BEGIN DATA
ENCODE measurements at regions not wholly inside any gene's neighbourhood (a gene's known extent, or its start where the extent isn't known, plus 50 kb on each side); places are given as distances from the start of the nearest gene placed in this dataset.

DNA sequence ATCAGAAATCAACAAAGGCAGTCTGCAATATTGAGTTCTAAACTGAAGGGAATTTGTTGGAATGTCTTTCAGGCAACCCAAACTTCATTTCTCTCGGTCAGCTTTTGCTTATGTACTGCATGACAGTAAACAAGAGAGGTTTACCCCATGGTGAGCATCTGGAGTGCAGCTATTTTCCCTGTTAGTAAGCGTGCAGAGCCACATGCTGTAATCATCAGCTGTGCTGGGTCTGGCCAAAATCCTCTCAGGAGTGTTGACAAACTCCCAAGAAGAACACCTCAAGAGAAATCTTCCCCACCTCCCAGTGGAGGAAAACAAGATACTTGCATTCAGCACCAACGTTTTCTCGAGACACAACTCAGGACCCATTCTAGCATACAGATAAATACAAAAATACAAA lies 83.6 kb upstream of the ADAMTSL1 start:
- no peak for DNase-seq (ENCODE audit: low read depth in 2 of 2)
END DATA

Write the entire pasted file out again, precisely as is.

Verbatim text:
ENCODE measurements at regions not wholly inside any gene's neighbourhood (a gene's known extent, or its start where the extent isn't known, plus 50 kb on each side); places are given as distances from the start of the nearest gene placed in this dataset.

DNA sequence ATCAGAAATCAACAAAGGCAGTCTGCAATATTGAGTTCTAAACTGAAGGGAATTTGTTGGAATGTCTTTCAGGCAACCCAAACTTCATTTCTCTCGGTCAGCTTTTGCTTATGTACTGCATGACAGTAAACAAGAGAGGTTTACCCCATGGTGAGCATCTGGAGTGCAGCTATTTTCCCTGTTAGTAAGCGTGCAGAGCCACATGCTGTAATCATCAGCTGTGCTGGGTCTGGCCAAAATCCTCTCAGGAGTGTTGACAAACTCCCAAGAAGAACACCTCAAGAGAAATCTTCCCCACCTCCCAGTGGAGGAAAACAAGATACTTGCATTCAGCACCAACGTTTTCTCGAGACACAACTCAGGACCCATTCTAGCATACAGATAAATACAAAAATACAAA lies 83.6 kb upstream of the ADAMTSL1 start:
- no peak for DNase-seq (ENCODE audit: low read depth in 2 of 2)